Washington: Russia’s actions in Arctic threaten NATO’s security

Russia is increasing its presence in the Arctic and threatening NATO's defense at the Greenland/Iceland/UK gap, stated the Deputy Assistant Secretary of State for European and Eurasian Affairs Michael Murphy.

"China and Russia are seeking to more actively challenge American and Western and allied interests, whether that’s in Ukraine, whether that’s in North Africa, whether that’s in the South China Sea, and we’re seeing the same sort of challenges in the Arctic region," he said.

Russia has “established a new Arctic command there; it’s created new Arctic brigades; it’s refurbished old infrastructure from the Cold War, ports and air fields," Murphy explained.

"They [Russians] have announced plans to deploy an S-400 system there in the Kola Peninsula; and that military buildup goes beyond territorial defense," he said. " It’s designed in part to project power into the North Atlantic in order to prevent the United States and Canada from responding and reinforcing in the event of a crisis through – by putting the Greenland/Iceland/UK gap at threat".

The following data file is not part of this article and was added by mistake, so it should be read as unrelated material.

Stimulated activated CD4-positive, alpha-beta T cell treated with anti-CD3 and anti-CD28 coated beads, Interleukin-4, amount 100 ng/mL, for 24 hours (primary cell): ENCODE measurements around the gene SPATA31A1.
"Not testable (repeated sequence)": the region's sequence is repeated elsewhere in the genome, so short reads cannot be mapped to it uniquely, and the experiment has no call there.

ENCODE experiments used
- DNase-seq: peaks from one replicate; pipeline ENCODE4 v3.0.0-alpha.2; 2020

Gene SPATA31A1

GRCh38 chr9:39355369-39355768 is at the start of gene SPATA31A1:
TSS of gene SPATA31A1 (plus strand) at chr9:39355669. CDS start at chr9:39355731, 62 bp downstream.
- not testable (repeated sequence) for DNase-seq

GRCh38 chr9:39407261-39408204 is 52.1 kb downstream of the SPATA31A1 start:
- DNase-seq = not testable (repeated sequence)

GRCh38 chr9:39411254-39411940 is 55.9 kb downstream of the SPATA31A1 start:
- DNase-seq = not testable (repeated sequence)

Russia deployed S-400 air defense systems in the Arctic in September 2019. The North Fleet Air Defense Regiment, located on the Yuzhny Island of Novaya Zemlya archipelago, was re-equipped with the new air defense systems, the Russian Defense Ministry said. The ministry added that with the transition to the new system, the area of the monitored airspace in the Arctic has significantly increased.

After all divisions in the Arctic receive S-400 anti-aircraft missile systems, an air defense dome will be formed over the Russian part of the region, said the Commander of the Russian Northern Fleet Vice Admiral Alexander Moiseyev.

Russia carried our submarine exercises in the Arctic. Last November, two Russian nuclear submarines of the Northern Fleet carried out a firing duel there, tracking each other down and shooting at the "enemy". In March, a video from the exercises of two submarines in the Arctic was published by the U.S. Navy. Within three weeks, The U.S. sailors had to set up a temporary Seadragon camp right on the ice sheet, carry out several surfacing drills (including at the North Pole) and perform a number of combat missions.

  Russia, Arctic, USA